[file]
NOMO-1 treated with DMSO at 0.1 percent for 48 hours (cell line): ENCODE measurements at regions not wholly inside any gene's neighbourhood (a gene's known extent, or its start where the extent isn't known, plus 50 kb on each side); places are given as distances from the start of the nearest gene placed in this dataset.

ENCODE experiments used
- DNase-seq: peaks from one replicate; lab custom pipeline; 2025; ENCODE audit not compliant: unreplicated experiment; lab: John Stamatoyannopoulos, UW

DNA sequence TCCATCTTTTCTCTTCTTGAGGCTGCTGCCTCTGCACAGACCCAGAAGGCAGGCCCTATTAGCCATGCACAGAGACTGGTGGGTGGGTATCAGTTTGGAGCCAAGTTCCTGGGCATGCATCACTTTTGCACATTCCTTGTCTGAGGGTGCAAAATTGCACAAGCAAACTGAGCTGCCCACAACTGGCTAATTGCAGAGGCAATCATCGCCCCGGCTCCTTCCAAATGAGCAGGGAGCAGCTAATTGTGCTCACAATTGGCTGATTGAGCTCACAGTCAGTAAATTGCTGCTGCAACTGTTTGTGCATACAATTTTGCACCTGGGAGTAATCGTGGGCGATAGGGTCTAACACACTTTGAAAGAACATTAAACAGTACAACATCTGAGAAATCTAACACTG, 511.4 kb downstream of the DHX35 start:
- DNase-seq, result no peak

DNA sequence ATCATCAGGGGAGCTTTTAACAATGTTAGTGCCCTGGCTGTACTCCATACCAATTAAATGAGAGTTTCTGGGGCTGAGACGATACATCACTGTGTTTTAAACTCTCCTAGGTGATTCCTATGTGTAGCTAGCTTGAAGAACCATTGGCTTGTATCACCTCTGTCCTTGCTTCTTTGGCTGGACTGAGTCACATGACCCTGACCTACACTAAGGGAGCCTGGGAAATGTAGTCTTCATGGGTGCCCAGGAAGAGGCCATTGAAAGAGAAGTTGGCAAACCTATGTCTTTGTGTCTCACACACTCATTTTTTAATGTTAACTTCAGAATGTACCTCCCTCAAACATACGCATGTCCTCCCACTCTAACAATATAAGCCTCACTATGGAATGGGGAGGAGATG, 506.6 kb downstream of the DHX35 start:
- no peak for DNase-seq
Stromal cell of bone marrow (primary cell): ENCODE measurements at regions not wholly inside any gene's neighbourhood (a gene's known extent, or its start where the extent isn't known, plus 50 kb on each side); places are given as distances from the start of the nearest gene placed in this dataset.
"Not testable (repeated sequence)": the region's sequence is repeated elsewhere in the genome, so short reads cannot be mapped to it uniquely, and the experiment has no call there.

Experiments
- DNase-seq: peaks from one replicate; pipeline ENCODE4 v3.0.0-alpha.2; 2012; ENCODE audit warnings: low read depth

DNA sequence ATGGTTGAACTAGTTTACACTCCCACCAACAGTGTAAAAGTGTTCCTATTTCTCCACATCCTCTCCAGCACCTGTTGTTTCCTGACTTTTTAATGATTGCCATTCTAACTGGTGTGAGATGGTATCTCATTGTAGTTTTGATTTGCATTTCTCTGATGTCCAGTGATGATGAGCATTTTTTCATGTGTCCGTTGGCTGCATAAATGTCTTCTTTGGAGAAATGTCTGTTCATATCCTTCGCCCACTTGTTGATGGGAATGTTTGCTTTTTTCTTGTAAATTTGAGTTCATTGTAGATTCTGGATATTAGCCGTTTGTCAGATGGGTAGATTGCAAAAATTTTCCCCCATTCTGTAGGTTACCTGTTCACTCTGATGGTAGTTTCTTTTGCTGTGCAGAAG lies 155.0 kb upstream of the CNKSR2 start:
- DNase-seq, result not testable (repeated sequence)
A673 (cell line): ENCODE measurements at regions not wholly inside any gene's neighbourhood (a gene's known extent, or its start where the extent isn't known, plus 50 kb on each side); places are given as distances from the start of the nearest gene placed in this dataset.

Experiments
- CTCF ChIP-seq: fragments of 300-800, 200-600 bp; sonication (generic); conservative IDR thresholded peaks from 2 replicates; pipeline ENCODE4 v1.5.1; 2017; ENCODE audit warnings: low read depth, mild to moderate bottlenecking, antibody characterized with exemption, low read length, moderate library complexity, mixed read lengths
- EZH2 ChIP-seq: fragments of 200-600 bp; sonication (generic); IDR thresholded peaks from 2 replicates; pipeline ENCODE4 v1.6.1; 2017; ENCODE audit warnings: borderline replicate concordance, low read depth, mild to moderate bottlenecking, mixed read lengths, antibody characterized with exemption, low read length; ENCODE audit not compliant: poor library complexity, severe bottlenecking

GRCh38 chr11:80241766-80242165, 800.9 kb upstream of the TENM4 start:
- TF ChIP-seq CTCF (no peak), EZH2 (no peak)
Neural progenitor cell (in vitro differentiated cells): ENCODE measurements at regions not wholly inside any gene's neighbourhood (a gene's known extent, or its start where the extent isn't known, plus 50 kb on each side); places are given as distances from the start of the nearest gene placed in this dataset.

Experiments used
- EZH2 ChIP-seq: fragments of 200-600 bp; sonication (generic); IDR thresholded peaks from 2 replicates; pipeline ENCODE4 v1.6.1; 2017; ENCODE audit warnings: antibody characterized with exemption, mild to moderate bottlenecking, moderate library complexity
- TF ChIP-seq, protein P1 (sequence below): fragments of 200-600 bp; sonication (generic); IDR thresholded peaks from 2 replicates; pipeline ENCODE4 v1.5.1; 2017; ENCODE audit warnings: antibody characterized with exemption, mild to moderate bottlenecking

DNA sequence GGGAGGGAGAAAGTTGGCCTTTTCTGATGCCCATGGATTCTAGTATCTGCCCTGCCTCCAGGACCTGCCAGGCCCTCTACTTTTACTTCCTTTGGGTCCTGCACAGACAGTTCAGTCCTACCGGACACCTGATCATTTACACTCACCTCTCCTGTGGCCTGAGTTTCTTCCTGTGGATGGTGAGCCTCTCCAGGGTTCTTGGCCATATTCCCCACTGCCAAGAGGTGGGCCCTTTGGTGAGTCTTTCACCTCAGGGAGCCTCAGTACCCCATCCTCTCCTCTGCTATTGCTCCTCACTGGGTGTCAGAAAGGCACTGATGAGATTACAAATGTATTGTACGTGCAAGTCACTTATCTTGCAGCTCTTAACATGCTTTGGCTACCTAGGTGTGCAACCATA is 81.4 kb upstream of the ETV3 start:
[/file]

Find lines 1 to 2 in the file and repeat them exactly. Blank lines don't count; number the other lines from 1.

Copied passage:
NOMO-1 treated with DMSO at 0.1 percent for 48 hours (cell line): ENCODE measurements at regions not wholly inside any gene's neighbourhood (a gene's known extent, or its start where the extent isn't known, plus 50 kb on each side); places are given as distances from the start of the nearest gene placed in this dataset.

ENCODE experiments used